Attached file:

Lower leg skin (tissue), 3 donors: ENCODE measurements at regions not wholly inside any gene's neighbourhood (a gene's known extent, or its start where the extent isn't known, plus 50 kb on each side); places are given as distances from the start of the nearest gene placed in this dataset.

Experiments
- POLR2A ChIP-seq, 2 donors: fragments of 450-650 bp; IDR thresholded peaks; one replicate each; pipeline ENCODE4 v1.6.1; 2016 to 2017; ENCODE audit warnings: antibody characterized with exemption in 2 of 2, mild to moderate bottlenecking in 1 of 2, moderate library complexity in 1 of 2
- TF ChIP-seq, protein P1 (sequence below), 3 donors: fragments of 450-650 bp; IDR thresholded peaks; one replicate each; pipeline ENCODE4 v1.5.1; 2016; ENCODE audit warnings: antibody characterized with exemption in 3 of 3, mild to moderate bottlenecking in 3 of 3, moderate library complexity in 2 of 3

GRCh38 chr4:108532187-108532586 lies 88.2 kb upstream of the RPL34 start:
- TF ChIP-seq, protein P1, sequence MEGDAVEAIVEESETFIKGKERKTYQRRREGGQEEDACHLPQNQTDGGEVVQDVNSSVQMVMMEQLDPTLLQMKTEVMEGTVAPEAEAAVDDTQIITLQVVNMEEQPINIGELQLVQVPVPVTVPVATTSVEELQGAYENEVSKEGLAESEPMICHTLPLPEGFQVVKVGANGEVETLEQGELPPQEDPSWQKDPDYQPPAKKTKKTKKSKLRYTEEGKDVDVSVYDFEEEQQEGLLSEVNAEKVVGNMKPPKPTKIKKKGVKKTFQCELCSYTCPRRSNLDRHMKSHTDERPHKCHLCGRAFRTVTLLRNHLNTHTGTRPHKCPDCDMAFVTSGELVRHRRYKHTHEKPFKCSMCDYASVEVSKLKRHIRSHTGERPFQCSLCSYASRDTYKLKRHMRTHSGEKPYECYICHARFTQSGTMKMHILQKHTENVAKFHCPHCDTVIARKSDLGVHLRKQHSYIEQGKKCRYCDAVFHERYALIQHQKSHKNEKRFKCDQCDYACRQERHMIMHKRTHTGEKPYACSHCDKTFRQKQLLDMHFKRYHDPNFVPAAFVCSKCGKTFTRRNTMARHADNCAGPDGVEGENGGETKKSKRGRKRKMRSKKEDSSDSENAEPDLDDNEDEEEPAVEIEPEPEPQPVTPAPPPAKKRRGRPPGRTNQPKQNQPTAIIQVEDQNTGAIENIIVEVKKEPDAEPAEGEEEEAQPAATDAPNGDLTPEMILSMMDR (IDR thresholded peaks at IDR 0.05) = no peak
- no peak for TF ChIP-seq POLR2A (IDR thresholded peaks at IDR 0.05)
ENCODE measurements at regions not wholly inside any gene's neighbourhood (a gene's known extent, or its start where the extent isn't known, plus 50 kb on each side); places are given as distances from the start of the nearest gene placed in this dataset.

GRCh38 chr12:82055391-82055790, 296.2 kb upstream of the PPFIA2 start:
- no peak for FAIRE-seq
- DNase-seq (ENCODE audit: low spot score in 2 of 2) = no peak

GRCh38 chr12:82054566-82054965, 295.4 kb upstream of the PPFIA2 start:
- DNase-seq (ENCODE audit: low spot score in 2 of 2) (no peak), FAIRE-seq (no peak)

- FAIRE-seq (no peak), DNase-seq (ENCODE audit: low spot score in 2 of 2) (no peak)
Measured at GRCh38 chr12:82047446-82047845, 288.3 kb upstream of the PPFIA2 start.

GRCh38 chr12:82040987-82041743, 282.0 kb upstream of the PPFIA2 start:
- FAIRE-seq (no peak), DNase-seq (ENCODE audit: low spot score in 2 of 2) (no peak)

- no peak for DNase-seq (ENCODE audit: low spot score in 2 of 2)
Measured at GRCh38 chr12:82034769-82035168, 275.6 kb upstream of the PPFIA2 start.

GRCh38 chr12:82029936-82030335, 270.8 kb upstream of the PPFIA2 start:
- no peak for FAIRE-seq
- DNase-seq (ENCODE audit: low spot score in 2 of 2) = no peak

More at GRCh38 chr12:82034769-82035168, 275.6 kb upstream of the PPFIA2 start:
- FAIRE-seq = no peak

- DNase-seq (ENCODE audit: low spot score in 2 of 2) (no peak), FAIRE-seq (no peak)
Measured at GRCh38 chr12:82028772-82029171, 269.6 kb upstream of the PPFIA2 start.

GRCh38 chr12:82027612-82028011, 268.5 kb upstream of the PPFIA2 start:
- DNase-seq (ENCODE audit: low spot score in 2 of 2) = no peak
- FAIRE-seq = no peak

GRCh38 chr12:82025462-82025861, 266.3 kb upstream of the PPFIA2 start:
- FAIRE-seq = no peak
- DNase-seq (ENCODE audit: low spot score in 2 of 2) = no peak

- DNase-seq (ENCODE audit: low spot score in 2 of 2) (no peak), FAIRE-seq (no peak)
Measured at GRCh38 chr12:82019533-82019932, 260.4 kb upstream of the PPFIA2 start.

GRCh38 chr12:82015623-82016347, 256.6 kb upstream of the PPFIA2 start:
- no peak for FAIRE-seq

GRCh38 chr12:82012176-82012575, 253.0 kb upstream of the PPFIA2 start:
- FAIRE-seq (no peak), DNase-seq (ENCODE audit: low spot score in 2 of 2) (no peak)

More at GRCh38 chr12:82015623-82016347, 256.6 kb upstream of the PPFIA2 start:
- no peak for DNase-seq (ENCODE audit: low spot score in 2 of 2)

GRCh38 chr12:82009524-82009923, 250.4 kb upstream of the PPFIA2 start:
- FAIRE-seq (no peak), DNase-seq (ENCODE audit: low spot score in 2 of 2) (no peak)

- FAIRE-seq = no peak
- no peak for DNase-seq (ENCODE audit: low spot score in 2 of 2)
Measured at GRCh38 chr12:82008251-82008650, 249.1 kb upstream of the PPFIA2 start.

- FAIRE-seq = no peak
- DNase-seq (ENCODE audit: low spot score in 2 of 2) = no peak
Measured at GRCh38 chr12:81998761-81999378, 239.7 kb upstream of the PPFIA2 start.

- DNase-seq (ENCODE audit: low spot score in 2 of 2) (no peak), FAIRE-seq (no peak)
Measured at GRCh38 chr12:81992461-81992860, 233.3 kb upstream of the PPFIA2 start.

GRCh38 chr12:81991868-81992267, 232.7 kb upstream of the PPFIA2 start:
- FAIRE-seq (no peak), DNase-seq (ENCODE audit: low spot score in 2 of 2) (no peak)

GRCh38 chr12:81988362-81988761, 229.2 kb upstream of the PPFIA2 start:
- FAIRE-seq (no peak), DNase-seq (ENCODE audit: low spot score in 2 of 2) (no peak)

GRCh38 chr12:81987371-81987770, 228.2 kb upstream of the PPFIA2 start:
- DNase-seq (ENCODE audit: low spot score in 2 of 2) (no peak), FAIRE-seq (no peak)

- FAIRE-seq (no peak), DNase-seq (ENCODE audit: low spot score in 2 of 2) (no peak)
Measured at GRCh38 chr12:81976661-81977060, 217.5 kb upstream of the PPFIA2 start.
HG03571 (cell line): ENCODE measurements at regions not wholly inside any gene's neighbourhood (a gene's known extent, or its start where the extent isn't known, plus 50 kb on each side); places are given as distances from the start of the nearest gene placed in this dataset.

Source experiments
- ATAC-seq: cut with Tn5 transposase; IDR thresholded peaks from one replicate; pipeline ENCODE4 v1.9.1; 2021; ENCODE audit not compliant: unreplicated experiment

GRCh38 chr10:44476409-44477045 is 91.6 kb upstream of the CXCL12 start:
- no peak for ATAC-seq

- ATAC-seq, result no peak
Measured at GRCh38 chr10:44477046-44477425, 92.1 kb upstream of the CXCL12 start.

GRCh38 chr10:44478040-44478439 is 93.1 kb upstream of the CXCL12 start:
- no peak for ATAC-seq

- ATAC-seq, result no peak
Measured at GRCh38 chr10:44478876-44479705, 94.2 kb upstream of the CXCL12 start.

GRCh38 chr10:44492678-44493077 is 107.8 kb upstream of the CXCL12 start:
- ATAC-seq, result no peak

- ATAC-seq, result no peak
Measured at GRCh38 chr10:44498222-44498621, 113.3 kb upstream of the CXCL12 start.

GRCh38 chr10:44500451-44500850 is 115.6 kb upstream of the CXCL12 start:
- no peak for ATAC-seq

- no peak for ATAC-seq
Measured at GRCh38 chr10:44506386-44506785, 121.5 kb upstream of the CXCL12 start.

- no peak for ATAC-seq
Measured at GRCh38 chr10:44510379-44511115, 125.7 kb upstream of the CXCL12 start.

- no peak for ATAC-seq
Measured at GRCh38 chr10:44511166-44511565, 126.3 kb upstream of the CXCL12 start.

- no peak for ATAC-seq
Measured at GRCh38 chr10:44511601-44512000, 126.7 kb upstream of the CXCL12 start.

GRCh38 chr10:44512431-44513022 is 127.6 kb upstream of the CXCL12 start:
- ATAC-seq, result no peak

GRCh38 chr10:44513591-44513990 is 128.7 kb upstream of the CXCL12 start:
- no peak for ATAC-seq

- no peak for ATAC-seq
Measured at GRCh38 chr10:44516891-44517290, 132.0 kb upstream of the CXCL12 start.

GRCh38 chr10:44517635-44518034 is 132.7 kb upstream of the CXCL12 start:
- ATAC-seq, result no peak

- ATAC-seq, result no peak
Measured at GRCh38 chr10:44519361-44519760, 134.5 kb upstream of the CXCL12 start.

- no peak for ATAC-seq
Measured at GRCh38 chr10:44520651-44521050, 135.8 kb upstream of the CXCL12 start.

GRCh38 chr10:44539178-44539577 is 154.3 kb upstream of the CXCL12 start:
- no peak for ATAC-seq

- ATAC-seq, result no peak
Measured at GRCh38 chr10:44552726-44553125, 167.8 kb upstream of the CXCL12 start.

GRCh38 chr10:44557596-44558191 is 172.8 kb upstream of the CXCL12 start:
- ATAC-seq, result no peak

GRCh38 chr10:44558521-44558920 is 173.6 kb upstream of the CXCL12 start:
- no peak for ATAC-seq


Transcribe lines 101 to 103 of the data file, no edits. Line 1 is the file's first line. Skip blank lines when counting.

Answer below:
- ATAC-seq, result no peak

GRCh38 chr10:44558521-44558920 is 173.6 kb upstream of the CXCL12 start:
- no peak for ATAC-seq